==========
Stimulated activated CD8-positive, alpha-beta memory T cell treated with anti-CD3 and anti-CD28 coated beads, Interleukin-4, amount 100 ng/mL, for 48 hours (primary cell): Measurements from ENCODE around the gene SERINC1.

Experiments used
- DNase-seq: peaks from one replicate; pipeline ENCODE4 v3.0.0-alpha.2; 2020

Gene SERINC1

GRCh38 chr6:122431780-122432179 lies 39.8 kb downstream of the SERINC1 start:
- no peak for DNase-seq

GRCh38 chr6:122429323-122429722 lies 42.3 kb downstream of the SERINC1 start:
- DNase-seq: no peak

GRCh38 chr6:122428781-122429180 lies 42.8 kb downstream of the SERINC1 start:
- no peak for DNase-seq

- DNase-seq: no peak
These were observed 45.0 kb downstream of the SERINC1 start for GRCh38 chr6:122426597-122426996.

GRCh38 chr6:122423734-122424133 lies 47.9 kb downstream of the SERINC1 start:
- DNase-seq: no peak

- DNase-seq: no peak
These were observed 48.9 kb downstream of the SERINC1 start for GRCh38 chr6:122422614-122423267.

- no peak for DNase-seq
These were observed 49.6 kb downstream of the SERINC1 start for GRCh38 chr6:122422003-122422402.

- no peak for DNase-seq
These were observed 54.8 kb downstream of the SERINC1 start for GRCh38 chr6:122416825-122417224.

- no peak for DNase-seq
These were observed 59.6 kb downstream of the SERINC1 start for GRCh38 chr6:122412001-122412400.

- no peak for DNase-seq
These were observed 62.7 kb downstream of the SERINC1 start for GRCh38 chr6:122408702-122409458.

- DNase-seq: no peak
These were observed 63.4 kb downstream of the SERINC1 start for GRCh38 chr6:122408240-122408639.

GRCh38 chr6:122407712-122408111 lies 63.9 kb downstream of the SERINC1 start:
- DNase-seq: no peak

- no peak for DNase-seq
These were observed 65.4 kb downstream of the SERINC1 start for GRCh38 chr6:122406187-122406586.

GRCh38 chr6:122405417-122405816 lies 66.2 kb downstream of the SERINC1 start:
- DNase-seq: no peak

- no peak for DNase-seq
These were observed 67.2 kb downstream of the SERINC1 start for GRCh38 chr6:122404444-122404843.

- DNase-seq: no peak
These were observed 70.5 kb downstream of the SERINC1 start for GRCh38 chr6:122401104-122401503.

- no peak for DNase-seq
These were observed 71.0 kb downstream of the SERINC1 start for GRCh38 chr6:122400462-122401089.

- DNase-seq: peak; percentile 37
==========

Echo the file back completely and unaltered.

Stimulated activated CD8-positive, alpha-beta memory T cell treated with anti-CD3 and anti-CD28 coated beads, Interleukin-4, amount 100 ng/mL, for 48 hours (primary cell): Measurements from ENCODE around the gene SERINC1.

Experiments used
- DNase-seq: peaks from one replicate; pipeline ENCODE4 v3.0.0-alpha.2; 2020

Gene SERINC1

GRCh38 chr6:122431780-122432179 lies 39.8 kb downstream of the SERINC1 start:
- no peak for DNase-seq

GRCh38 chr6:122429323-122429722 lies 42.3 kb downstream of the SERINC1 start:
- DNase-seq: no peak

GRCh38 chr6:122428781-122429180 lies 42.8 kb downstream of the SERINC1 start:
- no peak for DNase-seq

- DNase-seq: no peak
These were observed 45.0 kb downstream of the SERINC1 start for GRCh38 chr6:122426597-122426996.

GRCh38 chr6:122423734-122424133 lies 47.9 kb downstream of the SERINC1 start:
- DNase-seq: no peak

- DNase-seq: no peak
These were observed 48.9 kb downstream of the SERINC1 start for GRCh38 chr6:122422614-122423267.

- no peak for DNase-seq
These were observed 49.6 kb downstream of the SERINC1 start for GRCh38 chr6:122422003-122422402.

- no peak for DNase-seq
These were observed 54.8 kb downstream of the SERINC1 start for GRCh38 chr6:122416825-122417224.

- no peak for DNase-seq
These were observed 59.6 kb downstream of the SERINC1 start for GRCh38 chr6:122412001-122412400.

- no peak for DNase-seq
These were observed 62.7 kb downstream of the SERINC1 start for GRCh38 chr6:122408702-122409458.

- DNase-seq: no peak
These were observed 63.4 kb downstream of the SERINC1 start for GRCh38 chr6:122408240-122408639.

GRCh38 chr6:122407712-122408111 lies 63.9 kb downstream of the SERINC1 start:
- DNase-seq: no peak

- no peak for DNase-seq
These were observed 65.4 kb downstream of the SERINC1 start for GRCh38 chr6:122406187-122406586.

GRCh38 chr6:122405417-122405816 lies 66.2 kb downstream of the SERINC1 start:
- DNase-seq: no peak

- no peak for DNase-seq
These were observed 67.2 kb downstream of the SERINC1 start for GRCh38 chr6:122404444-122404843.

- DNase-seq: no peak
These were observed 70.5 kb downstream of the SERINC1 start for GRCh38 chr6:122401104-122401503.

- no peak for DNase-seq
These were observed 71.0 kb downstream of the SERINC1 start for GRCh38 chr6:122400462-122401089.

- DNase-seq: peak; percentile 37